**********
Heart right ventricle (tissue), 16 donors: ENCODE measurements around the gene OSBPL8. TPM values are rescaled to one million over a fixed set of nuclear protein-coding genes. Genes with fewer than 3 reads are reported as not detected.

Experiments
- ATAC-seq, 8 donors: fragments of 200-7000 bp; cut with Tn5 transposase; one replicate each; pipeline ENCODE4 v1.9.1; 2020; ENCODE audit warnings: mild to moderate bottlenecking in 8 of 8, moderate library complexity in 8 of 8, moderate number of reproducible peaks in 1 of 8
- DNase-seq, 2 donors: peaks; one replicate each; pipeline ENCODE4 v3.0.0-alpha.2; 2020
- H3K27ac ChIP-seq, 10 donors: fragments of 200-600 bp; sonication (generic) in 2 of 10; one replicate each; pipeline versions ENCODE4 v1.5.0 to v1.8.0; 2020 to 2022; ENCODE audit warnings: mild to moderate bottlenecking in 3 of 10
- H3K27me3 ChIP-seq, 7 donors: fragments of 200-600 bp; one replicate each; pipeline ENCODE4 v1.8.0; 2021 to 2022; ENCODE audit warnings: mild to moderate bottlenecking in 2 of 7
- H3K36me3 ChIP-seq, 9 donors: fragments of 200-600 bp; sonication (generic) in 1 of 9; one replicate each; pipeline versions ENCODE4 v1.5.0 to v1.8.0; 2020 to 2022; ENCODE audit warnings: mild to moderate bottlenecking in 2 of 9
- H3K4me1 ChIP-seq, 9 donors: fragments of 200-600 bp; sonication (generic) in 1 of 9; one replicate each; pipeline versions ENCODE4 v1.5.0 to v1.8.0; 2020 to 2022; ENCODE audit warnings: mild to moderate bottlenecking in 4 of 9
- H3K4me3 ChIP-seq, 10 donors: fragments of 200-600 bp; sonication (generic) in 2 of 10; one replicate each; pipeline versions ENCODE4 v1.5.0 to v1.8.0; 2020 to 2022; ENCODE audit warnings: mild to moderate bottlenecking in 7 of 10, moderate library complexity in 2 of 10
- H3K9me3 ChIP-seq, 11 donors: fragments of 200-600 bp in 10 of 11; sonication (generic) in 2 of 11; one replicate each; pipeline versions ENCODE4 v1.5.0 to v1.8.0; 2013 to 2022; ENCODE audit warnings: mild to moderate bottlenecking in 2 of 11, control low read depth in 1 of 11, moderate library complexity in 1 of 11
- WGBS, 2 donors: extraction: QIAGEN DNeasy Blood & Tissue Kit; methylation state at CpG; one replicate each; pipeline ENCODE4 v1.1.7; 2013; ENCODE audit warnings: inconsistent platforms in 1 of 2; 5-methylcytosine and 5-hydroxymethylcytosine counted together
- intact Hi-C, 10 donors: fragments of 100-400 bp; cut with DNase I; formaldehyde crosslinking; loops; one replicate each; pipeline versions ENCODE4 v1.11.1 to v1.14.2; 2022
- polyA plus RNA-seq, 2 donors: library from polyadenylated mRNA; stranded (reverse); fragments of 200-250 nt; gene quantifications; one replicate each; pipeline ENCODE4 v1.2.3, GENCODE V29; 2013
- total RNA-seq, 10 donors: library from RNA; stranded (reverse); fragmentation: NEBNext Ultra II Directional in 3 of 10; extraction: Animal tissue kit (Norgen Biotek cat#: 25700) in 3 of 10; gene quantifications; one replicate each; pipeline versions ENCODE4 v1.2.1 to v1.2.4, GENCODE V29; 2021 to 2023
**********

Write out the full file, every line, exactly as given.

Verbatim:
Heart right ventricle (tissue), 16 donors: ENCODE measurements around the gene OSBPL8. TPM values are rescaled to one million over a fixed set of nuclear protein-coding genes. Genes with fewer than 3 reads are reported as not detected.

Experiments
- ATAC-seq, 8 donors: fragments of 200-7000 bp; cut with Tn5 transposase; one replicate each; pipeline ENCODE4 v1.9.1; 2020; ENCODE audit warnings: mild to moderate bottlenecking in 8 of 8, moderate library complexity in 8 of 8, moderate number of reproducible peaks in 1 of 8
- DNase-seq, 2 donors: peaks; one replicate each; pipeline ENCODE4 v3.0.0-alpha.2; 2020
- H3K27ac ChIP-seq, 10 donors: fragments of 200-600 bp; sonication (generic) in 2 of 10; one replicate each; pipeline versions ENCODE4 v1.5.0 to v1.8.0; 2020 to 2022; ENCODE audit warnings: mild to moderate bottlenecking in 3 of 10
- H3K27me3 ChIP-seq, 7 donors: fragments of 200-600 bp; one replicate each; pipeline ENCODE4 v1.8.0; 2021 to 2022; ENCODE audit warnings: mild to moderate bottlenecking in 2 of 7
- H3K36me3 ChIP-seq, 9 donors: fragments of 200-600 bp; sonication (generic) in 1 of 9; one replicate each; pipeline versions ENCODE4 v1.5.0 to v1.8.0; 2020 to 2022; ENCODE audit warnings: mild to moderate bottlenecking in 2 of 9
- H3K4me1 ChIP-seq, 9 donors: fragments of 200-600 bp; sonication (generic) in 1 of 9; one replicate each; pipeline versions ENCODE4 v1.5.0 to v1.8.0; 2020 to 2022; ENCODE audit warnings: mild to moderate bottlenecking in 4 of 9
- H3K4me3 ChIP-seq, 10 donors: fragments of 200-600 bp; sonication (generic) in 2 of 10; one replicate each; pipeline versions ENCODE4 v1.5.0 to v1.8.0; 2020 to 2022; ENCODE audit warnings: mild to moderate bottlenecking in 7 of 10, moderate library complexity in 2 of 10
- H3K9me3 ChIP-seq, 11 donors: fragments of 200-600 bp in 10 of 11; sonication (generic) in 2 of 11; one replicate each; pipeline versions ENCODE4 v1.5.0 to v1.8.0; 2013 to 2022; ENCODE audit warnings: mild to moderate bottlenecking in 2 of 11, control low read depth in 1 of 11, moderate library complexity in 1 of 11
- WGBS, 2 donors: extraction: QIAGEN DNeasy Blood & Tissue Kit; methylation state at CpG; one replicate each; pipeline ENCODE4 v1.1.7; 2013; ENCODE audit warnings: inconsistent platforms in 1 of 2; 5-methylcytosine and 5-hydroxymethylcytosine counted together
- intact Hi-C, 10 donors: fragments of 100-400 bp; cut with DNase I; formaldehyde crosslinking; loops; one replicate each; pipeline versions ENCODE4 v1.11.1 to v1.14.2; 2022
- polyA plus RNA-seq, 2 donors: library from polyadenylated mRNA; stranded (reverse); fragments of 200-250 nt; gene quantifications; one replicate each; pipeline ENCODE4 v1.2.3, GENCODE V29; 2013
- total RNA-seq, 10 donors: library from RNA; stranded (reverse); fragmentation: NEBNext Ultra II Directional in 3 of 10; extraction: Animal tissue kit (Norgen Biotek cat#: 25700) in 3 of 10; gene quantifications; one replicate each; pipeline versions ENCODE4 v1.2.1 to v1.2.4, GENCODE V29; 2021 to 2023